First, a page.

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The pets may be fake, but the joy they bring to dementia patients is real

Dementia patient Donna (Dee) Winston plays with mechanical cat

Donna Winston cuddles with her mechanical cat.

The Arizona Republic
July 21, 2018

To experience the love of a pet is to know unconditional love. They don’t judge, play mind games or hold a grudge. Your dog is as happy to see you today, as he was yesterday. Your cat purrs contentedly every time she commandeers your lap.

So it’s no surprise that pets calm and soothe dementia patients, who are losing their understanding of the world around them. It’s frightening to forget where you are — to wonder why a perfect stranger is talking to you about things you don’t remember. Holding a pet and stroking its fur brings a familiar comfort.

But because a real animal won’t sit obediently for hours on end, Hospice of the Valley utilizes very special stuffed animals that are remarkably lifelike.

These battery-powered models move gently every few seconds or so — giving a little tail wag or head tilt. There’s even a setting that simulates a cat’s purr with a pleasing vibration the patient can feel.

The dog makes soft puppy sounds — often eliciting a tender response from patients who have stopped communicating.

“Buddy would stare at the floor and mumble,” his wife, Anna, told me. “I had no idea what he was saying. But since he got the dog a month ago, he talks to it all the time and his voice is so much stronger. I can understand him now.”

Buddy Stapp's wife says his communications skills have improved since he got his mechanical pup.

Our staff tells the story of a wife who brought her husband to one of our inpatient units for a short stay. The couple had been married for over 50 years, and as she prepared to go home, her husband became distressed.

Our staff gave him a mechanical cat for company, and it was an instant bond. He fell in love with the orange tabby, which did not leave his side, even when he went to bed.

And then there’s Dee, who is never without her cat. Every waking moment, her fingers are buried in the plush fur.

Her husband, David, says it provides a sense of companionship. “It replicates the magical bond she used to have with her real cats and lessens her anxiety. I can see it in her peaceful smile.”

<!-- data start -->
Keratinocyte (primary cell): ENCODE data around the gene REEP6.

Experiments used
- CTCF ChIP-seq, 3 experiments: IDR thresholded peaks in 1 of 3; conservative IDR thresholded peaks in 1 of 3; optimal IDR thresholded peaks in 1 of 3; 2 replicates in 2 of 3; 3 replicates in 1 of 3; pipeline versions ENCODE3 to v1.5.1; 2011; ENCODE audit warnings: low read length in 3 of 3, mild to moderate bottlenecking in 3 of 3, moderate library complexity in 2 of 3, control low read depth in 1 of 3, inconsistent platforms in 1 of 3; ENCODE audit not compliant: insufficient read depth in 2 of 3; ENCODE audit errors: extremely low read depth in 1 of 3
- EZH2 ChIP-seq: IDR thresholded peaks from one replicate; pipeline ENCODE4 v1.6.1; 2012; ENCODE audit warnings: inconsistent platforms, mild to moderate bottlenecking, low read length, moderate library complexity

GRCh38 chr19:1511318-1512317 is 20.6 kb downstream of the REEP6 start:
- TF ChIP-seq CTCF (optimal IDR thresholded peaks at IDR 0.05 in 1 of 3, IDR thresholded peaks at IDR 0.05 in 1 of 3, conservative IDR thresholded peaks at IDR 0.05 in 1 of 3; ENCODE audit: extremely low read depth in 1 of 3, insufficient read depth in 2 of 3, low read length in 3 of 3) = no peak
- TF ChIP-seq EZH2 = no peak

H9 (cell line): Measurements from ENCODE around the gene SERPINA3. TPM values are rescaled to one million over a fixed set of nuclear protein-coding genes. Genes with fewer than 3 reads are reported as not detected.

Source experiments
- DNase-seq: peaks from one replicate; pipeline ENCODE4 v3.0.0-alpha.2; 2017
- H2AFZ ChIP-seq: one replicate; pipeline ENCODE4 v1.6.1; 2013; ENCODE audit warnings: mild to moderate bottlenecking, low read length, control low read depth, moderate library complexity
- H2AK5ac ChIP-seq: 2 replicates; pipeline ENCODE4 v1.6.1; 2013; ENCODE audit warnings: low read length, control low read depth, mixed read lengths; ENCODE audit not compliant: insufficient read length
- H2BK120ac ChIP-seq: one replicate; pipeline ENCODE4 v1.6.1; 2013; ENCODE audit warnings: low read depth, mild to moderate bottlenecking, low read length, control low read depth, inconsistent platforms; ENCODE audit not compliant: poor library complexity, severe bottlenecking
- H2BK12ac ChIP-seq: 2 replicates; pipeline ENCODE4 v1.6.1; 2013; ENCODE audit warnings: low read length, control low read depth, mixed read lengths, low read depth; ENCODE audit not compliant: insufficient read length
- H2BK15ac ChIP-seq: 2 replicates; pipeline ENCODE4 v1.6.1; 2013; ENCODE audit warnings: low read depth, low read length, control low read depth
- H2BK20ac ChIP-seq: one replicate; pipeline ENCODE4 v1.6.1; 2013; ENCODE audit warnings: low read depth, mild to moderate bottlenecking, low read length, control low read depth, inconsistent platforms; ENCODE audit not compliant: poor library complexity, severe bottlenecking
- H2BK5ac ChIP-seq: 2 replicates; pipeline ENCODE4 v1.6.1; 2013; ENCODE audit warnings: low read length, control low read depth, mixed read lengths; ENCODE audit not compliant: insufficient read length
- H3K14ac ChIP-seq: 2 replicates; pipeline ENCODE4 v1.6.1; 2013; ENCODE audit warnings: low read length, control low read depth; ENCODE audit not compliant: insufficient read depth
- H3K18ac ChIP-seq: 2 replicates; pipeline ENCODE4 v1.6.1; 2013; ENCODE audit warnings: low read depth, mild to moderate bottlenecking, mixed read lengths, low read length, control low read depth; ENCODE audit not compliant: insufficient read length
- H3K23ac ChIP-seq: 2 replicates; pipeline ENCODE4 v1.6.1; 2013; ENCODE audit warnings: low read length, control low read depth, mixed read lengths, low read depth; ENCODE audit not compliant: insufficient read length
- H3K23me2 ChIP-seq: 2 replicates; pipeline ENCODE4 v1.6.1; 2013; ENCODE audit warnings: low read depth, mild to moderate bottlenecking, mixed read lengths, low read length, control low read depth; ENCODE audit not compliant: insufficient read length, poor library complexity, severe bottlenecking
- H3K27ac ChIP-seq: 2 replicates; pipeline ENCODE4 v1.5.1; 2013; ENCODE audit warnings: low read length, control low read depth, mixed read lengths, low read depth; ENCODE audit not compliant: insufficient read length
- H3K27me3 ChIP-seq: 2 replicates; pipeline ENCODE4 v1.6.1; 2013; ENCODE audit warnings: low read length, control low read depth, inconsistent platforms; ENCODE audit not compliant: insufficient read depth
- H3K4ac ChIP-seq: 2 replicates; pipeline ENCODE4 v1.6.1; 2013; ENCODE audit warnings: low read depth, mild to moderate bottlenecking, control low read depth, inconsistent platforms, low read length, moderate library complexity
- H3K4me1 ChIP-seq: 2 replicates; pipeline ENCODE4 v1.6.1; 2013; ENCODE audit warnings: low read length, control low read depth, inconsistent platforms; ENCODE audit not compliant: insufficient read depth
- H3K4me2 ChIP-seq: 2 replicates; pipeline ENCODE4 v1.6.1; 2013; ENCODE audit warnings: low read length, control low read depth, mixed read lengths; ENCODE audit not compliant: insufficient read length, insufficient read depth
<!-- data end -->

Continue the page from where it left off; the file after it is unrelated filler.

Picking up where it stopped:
Somehow that robotic feline makes Dee feel safe and loved.

This marvelous program began several years ago when Gillian Hamilton, administrative medical director for Hospice of the Valley, rented a $10,000 robotic seal from Japan touted to work wonders with people with dementia. However, Phoenicians don’t relate well to a seal! We sent it home in favor of cuddly cats and dogs.

Their ability to charm patients may seem magical, but it’s actually science.

According to a study by the Journal of Gerontological Nursing, patients with dementia who had mechanical cats experienced “less agitated behavior, better quality of life, increased interaction, communication, stimulation, relaxation and peace.”

These furry friends have changed lives, comforting our dementia patients and also family members who rejoice in the happiness they bring.

After hearing some of these touching stories, a generous woman recently donated 100 of the robotic pets to our dementia program.

And we’re overjoyed to have a kennel full of cats and dogs that don’t need to be fed, watered, walked or picked up after — whose sole purpose is to bring unconditional love to those who need it most.

To learn more about Hospice of the Valley’s innovative programs serving people at all stages of dementia, call 602-530-6900. In-home education and support is provided to families at no-cost for one month.